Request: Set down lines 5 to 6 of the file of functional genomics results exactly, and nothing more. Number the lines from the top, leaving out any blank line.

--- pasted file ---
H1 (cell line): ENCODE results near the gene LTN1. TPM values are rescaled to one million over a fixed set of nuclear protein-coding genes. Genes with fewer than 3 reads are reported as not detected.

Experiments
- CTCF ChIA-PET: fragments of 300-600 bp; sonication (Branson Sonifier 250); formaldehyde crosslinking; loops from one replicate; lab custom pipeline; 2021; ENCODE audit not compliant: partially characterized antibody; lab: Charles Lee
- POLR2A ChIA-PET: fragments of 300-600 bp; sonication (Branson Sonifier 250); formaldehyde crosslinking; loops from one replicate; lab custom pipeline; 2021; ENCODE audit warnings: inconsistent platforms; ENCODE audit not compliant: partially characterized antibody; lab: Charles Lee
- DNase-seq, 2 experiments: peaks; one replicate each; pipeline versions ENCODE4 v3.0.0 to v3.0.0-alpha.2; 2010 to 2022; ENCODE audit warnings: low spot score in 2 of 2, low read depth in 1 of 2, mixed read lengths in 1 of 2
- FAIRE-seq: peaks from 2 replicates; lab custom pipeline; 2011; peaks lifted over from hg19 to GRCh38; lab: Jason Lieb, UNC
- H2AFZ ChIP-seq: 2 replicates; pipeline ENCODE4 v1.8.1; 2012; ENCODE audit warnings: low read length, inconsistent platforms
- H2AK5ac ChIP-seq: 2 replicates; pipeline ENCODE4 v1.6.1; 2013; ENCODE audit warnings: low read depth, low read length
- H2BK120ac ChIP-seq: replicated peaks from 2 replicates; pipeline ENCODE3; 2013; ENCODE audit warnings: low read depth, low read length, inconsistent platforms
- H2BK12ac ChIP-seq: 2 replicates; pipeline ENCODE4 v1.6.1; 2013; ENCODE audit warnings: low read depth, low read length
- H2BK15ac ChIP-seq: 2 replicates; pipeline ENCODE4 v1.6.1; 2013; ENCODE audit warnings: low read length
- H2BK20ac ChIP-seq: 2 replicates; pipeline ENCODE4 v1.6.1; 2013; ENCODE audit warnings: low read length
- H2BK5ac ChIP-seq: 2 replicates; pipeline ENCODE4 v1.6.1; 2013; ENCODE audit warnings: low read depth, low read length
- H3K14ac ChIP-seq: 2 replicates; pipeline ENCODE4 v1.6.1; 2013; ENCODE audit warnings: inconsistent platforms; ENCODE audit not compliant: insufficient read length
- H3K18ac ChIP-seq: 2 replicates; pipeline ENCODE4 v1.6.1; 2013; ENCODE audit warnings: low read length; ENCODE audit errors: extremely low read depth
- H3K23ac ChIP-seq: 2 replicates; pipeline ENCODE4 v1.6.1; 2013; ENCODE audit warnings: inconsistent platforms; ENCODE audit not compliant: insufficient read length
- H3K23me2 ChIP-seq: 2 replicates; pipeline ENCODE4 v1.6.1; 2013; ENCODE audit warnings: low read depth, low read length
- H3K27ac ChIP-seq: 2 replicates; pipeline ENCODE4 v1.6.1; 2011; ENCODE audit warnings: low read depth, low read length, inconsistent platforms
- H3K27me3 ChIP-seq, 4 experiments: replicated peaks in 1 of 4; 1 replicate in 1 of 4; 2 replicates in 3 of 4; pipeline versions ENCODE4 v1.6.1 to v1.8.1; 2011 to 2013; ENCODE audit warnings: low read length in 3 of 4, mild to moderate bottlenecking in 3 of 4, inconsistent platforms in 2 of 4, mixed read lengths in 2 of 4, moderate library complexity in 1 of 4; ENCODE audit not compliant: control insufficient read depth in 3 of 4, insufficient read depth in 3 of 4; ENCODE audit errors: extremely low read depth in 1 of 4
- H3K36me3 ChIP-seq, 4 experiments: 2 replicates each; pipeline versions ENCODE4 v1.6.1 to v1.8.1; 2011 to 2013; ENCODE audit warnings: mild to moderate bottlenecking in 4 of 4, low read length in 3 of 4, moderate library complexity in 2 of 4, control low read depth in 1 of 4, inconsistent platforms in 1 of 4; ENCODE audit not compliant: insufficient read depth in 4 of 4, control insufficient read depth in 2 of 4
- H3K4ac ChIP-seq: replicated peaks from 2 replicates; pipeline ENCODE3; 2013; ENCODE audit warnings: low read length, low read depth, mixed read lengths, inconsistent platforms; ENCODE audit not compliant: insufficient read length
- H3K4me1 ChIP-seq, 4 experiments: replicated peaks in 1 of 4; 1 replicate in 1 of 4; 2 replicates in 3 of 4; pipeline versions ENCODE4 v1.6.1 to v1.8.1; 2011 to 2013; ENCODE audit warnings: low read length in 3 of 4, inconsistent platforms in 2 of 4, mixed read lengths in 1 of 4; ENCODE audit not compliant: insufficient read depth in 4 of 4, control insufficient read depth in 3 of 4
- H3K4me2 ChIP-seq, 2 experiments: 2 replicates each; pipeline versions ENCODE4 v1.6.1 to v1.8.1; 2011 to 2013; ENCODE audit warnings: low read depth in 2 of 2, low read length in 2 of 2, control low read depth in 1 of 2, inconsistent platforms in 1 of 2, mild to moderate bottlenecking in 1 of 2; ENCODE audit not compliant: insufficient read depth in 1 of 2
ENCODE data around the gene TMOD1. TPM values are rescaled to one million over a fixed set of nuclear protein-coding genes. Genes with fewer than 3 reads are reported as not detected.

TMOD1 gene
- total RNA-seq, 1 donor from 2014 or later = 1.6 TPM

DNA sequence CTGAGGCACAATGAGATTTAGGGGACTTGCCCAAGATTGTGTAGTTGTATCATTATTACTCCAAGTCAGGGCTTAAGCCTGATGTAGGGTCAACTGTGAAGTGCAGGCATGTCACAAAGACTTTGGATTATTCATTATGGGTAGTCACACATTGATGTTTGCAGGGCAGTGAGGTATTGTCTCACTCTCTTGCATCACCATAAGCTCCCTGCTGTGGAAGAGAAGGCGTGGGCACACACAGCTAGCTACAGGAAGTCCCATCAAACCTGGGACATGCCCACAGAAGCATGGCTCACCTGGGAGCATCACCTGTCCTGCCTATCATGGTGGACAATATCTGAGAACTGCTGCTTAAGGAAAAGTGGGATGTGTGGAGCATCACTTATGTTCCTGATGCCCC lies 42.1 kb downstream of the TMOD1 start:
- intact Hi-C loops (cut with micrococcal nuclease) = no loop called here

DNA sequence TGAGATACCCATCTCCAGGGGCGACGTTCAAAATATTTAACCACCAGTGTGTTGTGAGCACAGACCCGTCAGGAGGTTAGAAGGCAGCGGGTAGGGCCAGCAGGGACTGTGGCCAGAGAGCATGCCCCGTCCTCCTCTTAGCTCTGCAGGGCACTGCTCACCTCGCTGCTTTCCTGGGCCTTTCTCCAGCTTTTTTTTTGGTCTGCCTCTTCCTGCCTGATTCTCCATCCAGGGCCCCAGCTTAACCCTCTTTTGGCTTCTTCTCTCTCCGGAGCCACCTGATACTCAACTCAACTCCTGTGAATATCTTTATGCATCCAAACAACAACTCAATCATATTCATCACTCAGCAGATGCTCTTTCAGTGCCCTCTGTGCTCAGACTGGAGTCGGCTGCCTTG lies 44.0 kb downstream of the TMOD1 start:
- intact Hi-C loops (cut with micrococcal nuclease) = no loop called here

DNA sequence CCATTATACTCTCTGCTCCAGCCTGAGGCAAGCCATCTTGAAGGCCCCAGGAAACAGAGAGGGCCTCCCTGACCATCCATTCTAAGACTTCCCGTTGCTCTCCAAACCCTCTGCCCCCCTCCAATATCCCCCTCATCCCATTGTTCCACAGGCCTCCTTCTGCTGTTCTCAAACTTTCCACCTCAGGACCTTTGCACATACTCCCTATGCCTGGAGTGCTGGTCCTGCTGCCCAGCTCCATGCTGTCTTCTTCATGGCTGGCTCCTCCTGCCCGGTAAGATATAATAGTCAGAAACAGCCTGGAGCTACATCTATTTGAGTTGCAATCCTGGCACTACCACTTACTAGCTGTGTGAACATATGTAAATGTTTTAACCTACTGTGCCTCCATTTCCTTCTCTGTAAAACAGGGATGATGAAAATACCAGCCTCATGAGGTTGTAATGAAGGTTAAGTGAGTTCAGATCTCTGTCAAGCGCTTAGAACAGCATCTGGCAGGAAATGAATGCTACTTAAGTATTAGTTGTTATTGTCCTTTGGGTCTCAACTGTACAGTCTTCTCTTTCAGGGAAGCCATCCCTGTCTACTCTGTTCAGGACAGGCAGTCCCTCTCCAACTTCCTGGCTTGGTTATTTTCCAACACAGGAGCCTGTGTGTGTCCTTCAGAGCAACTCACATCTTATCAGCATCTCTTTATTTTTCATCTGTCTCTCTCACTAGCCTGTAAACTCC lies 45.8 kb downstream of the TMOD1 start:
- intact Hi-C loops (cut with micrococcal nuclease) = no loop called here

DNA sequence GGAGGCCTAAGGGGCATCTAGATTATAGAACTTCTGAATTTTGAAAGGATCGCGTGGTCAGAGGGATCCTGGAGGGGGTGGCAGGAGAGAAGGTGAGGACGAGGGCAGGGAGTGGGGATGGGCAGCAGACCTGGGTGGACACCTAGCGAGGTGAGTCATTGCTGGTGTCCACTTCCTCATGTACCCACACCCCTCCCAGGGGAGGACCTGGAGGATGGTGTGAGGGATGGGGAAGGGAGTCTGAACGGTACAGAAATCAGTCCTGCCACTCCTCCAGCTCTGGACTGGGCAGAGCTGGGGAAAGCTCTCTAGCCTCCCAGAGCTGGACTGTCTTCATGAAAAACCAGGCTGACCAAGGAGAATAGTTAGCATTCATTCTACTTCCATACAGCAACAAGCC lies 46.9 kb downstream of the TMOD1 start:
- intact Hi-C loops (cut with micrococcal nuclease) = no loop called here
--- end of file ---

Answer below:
- DNase-seq, 2 experiments: peaks; one replicate each; pipeline versions ENCODE4 v3.0.0 to v3.0.0-alpha.2; 2010 to 2022; ENCODE audit warnings: low spot score in 2 of 2, low read depth in 1 of 2, mixed read lengths in 1 of 2
- FAIRE-seq: peaks from 2 replicates; lab custom pipeline; 2011; peaks lifted over from hg19 to GRCh38; lab: Jason Lieb, UNC